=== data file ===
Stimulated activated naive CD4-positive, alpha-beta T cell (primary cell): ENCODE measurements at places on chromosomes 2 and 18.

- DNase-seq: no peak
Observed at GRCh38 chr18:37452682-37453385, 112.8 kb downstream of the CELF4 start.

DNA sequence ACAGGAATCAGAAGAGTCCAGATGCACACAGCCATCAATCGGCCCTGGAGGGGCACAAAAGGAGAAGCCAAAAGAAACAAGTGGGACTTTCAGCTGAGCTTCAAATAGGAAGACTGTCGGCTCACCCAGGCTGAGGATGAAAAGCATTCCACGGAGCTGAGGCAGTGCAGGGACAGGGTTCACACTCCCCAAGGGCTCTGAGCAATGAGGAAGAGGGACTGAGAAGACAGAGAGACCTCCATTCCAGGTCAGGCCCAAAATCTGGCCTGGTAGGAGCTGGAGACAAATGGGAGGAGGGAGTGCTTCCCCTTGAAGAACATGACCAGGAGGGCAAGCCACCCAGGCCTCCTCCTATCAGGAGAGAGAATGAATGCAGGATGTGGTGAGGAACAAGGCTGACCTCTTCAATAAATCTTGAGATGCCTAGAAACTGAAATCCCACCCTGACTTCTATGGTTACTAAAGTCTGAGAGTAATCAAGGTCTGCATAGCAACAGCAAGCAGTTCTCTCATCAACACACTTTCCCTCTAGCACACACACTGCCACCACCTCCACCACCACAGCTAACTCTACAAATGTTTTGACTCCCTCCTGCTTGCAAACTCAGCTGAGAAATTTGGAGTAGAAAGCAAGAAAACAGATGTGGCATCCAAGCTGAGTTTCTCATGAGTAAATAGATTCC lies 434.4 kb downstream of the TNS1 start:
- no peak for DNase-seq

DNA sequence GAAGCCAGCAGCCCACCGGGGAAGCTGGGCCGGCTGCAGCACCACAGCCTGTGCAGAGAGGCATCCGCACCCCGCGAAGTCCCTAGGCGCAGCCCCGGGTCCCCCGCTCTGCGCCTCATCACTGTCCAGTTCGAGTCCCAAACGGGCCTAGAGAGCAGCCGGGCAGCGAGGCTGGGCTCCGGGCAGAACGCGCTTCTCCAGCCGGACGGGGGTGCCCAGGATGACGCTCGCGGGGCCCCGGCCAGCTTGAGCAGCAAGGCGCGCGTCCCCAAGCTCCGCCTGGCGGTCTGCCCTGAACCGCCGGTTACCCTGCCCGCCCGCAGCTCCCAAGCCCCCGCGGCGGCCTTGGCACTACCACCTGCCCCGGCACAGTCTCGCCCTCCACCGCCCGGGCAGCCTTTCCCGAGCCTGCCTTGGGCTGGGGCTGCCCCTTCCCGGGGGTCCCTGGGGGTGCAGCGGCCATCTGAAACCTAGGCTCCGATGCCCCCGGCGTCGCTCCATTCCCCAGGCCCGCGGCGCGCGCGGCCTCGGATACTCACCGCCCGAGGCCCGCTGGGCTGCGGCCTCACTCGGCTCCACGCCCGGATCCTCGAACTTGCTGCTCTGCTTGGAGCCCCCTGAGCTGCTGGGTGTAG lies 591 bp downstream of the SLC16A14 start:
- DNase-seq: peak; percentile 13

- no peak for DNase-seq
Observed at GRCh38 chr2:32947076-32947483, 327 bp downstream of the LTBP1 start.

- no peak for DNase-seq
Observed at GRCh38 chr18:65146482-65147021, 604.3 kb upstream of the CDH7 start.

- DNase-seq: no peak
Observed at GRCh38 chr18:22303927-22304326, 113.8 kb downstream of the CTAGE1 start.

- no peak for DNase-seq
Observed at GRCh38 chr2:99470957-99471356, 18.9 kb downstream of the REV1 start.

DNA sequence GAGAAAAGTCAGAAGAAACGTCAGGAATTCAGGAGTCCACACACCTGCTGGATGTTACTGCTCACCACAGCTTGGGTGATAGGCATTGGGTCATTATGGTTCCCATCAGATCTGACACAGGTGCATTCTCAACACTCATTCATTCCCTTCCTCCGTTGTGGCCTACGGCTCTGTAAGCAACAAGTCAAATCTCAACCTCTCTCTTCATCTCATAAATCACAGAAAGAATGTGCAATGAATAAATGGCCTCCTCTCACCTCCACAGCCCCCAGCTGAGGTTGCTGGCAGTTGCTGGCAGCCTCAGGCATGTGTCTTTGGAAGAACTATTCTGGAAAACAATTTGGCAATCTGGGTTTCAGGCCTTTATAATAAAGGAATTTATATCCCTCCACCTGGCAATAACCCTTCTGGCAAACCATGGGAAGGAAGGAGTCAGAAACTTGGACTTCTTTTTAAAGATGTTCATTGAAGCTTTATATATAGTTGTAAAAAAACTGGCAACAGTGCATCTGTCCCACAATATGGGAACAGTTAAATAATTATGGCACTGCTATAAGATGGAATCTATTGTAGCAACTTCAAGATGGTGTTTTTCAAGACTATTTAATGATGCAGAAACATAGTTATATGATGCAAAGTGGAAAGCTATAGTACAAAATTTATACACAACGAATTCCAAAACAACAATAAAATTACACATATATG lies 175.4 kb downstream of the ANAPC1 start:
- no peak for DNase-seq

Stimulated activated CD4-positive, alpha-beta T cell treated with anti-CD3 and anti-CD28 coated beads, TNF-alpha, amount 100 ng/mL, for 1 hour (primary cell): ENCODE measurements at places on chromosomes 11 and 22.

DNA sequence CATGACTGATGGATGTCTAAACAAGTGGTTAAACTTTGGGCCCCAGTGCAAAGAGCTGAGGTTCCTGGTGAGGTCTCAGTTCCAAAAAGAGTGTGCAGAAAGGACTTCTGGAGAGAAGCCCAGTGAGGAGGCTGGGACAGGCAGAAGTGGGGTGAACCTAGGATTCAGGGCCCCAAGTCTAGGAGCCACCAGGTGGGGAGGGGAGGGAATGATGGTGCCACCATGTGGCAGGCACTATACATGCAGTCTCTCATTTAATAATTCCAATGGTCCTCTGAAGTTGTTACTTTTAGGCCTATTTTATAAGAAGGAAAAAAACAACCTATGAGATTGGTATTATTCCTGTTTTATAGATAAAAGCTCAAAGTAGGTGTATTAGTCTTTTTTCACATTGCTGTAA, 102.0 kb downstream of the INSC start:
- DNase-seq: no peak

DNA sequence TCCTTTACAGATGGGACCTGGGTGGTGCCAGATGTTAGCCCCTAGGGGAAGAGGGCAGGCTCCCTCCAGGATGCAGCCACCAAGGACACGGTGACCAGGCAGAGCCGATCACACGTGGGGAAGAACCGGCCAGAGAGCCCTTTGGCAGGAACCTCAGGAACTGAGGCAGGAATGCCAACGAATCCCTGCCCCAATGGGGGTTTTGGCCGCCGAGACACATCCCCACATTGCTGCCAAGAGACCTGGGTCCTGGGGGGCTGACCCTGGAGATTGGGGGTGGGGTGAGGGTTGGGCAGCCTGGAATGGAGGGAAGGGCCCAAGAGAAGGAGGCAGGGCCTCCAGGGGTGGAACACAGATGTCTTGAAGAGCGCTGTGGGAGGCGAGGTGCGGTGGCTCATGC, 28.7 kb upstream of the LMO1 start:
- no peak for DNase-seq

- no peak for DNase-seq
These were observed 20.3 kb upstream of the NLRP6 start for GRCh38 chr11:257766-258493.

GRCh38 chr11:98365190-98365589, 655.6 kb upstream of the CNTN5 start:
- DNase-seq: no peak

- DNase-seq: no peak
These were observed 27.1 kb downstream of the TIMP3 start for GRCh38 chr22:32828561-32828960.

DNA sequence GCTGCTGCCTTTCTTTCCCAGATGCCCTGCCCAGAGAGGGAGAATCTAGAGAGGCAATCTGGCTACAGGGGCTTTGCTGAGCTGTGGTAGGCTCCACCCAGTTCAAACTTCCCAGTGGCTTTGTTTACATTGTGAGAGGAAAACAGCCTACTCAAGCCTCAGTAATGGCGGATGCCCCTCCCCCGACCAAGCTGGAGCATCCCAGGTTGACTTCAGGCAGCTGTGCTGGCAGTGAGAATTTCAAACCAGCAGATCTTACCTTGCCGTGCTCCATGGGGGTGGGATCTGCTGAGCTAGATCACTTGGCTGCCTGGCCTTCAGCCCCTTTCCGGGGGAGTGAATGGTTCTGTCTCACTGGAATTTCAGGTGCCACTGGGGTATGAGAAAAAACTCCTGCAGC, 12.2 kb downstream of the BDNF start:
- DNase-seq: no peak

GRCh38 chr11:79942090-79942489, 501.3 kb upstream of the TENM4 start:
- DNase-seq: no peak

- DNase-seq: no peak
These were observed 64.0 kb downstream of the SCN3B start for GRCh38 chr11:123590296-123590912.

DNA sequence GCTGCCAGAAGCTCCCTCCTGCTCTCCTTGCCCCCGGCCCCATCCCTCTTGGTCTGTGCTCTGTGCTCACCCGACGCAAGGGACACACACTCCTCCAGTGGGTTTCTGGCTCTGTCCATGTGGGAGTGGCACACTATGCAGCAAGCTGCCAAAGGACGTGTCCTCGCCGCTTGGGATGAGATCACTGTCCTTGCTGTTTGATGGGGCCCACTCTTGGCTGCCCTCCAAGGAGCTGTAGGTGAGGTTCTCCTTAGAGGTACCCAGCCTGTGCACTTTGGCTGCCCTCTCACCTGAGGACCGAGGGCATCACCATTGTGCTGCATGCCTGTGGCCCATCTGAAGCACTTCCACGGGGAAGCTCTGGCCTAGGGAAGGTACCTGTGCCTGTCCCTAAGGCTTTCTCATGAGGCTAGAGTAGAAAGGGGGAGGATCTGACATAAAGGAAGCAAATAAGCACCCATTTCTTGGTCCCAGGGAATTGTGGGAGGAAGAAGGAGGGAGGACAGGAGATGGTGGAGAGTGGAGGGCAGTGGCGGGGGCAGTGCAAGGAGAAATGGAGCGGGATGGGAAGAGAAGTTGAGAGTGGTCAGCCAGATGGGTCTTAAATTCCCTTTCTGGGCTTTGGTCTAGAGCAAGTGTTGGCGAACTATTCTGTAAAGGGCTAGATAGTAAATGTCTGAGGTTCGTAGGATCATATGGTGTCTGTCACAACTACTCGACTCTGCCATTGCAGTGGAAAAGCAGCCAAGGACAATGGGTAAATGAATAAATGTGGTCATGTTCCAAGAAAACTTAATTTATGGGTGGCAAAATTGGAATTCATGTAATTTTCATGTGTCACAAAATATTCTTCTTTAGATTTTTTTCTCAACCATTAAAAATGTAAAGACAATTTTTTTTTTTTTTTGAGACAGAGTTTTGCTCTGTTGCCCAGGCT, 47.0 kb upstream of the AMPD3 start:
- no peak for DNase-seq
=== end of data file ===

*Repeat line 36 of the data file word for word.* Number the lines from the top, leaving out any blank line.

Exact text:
- no peak for DNase-seq